Do plants grow best in hydroponics or in soil?
Hydroponics has been in the news a lot these days. But it is not entirely sure whether this technique really contributes to sustainable agriculture and food security or not? Debating on the ground against hydroponics can be a controversial issue.
Here we will explain the difference between hydroponics and soil and compare them based on some factors:
What is hydroponics?
It is the process of growing crops in water instead of growing them in soil. Here, the roots are usually exposed as the plant grows because the roots are fully or partially submerged directly into the water or nutrient mixture, or are sprayed daily in some niche cases.
Nowadays, these nutrient blends are increasingly available for purchase as related companies have started to manufacture formulas in varying proportions. Alternatively, you can always try mixing your own.
In hydroponics, plants are usually grown indoors, sometimes on vertical farms. In this type of atmosphere, most of the external factors such as temperature, lighting and humidity can be controlled with laser precision.
What is soil farming?
This is exactly what we think of a traditional cultivation field. It includes all plants grown for consumption in the soil. The requirements of growing soil are about the same as those of hydroponics. Soil-based crops always need adequate nutrients, light, water, and oxygen to thrive.
In soil cultivation, crops are planted in the ground, usually at regular and spaced intervals. The primary method of providing nutrients to the roots is through the use of mineral fertilizers in conventional agriculture, or compost and mulch in organic systems.
Why choose hydroponics over soil?
Vertical growth is the easiest way to expand your “area” 3x, 5x, or even 10x depending on how many levels you have prepared in your vertical farm. Even horizontally, hydroponics is still on top in terms of spatial efficiency as its roots do not need to spread out in search of nutrients like they do in soil growing systems, so that plants can be planted much closer to each other.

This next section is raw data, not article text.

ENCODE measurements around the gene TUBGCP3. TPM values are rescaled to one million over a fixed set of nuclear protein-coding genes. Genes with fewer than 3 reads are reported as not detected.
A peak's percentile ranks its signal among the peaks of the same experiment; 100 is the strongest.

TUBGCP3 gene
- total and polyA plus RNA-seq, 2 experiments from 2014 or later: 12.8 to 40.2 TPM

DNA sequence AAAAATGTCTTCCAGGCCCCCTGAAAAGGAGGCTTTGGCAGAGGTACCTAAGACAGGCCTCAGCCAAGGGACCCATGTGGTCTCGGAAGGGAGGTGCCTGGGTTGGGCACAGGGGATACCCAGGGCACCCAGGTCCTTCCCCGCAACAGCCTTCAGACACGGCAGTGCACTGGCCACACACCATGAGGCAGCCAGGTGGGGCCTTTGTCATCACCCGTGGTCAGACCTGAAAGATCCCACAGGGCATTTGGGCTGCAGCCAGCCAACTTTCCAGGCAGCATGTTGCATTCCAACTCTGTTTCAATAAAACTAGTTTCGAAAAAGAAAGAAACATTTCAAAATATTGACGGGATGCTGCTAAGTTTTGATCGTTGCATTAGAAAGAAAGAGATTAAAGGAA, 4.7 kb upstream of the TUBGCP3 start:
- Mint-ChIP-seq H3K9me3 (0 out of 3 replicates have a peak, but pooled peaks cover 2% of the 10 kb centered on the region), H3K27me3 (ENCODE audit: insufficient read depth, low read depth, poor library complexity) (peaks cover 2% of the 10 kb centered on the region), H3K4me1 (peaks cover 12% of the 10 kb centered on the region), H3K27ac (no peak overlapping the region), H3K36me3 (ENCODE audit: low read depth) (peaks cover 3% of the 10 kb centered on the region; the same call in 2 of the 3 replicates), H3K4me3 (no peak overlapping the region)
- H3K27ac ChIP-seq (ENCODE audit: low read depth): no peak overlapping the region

Time saving :
There are many advantages to saving time with hydroponics. First, hydroponic farmers don’t have to deal with weeding, pest control, and watering. Second, plants have been shown to grow 30-50% faster in water than in soil. This means that you can adapt to more harvest cycles each year, so not only will your profits increase, but you will also learn faster as a farmer, as you will gain more experience in a shorter period of time.
Hydroponics allows your crops to grow faster and better as well as to grow crops all year round. This results in both lower production costs and higher profitability.
Hydroponics takes much less water than growing soil. This makes hydroponics the most feasible solution for farming in arid environments or in areas where excessive soil salinity has made the soil infertile for planting.
As soil farming takes place in the open, exposed to all kinds of pests, weeds and diseases beyond your control while the hydroponics system works indoors, the environment is totally in control. , pests and diseases are therefore a negligible problem.
Due to the ability to grow vertically as well as more closely together in a hydroponic system, yields per square foot are immensely higher in a well-managed system than in a soil-based farming system.
Builds hyper-local food systems:
Since hydroponics is very productive and doesn’t require a lot of space, this makes it the perfect candidate for a hyper-local food movement. In heavily populated urban areas, food deserts or any other area where people do not have easy access to healthy food, indoor vertical hydroponic farms could build community, resilience against food insecurity and economic prosperity in a locality.